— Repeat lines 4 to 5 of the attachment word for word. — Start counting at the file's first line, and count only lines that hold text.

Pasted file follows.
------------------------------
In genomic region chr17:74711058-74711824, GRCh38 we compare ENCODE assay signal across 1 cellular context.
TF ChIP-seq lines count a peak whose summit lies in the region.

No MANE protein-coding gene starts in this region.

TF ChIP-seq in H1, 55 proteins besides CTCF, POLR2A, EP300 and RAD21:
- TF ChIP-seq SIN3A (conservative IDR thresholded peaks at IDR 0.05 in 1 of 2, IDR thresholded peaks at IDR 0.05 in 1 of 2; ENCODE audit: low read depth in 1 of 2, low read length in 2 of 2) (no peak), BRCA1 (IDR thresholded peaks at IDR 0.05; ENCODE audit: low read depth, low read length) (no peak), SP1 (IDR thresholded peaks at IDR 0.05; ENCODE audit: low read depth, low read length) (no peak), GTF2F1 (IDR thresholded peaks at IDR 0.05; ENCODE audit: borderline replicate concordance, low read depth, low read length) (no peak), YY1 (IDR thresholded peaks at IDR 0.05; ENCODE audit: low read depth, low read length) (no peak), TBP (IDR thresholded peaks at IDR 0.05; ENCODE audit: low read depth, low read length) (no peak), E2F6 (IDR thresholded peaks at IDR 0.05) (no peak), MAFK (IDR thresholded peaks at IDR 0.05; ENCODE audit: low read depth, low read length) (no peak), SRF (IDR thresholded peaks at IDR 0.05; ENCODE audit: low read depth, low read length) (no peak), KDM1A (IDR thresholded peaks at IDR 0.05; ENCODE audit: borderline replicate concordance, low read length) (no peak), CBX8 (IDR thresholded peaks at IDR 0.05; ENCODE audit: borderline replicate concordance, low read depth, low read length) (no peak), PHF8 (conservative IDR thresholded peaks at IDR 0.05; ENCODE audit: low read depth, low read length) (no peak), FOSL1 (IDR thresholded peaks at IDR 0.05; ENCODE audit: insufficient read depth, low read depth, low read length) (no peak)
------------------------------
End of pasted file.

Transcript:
TF ChIP-seq in H1, 55 proteins besides CTCF, POLR2A, EP300 and RAD21:
- TF ChIP-seq SIN3A (conservative IDR thresholded peaks at IDR 0.05 in 1 of 2, IDR thresholded peaks at IDR 0.05 in 1 of 2; ENCODE audit: low read depth in 1 of 2, low read length in 2 of 2) (no peak), BRCA1 (IDR thresholded peaks at IDR 0.05; ENCODE audit: low read depth, low read length) (no peak), SP1 (IDR thresholded peaks at IDR 0.05; ENCODE audit: low read depth, low read length) (no peak), GTF2F1 (IDR thresholded peaks at IDR 0.05; ENCODE audit: borderline replicate concordance, low read depth, low read length) (no peak), YY1 (IDR thresholded peaks at IDR 0.05; ENCODE audit: low read depth, low read length) (no peak), TBP (IDR thresholded peaks at IDR 0.05; ENCODE audit: low read depth, low read length) (no peak), E2F6 (IDR thresholded peaks at IDR 0.05) (no peak), MAFK (IDR thresholded peaks at IDR 0.05; ENCODE audit: low read depth, low read length) (no peak), SRF (IDR thresholded peaks at IDR 0.05; ENCODE audit: low read depth, low read length) (no peak), KDM1A (IDR thresholded peaks at IDR 0.05; ENCODE audit: borderline replicate concordance, low read length) (no peak), CBX8 (IDR thresholded peaks at IDR 0.05; ENCODE audit: borderline replicate concordance, low read depth, low read length) (no peak), PHF8 (conservative IDR thresholded peaks at IDR 0.05; ENCODE audit: low read depth, low read length) (no peak), FOSL1 (IDR thresholded peaks at IDR 0.05; ENCODE audit: insufficient read depth, low read depth, low read length) (no peak)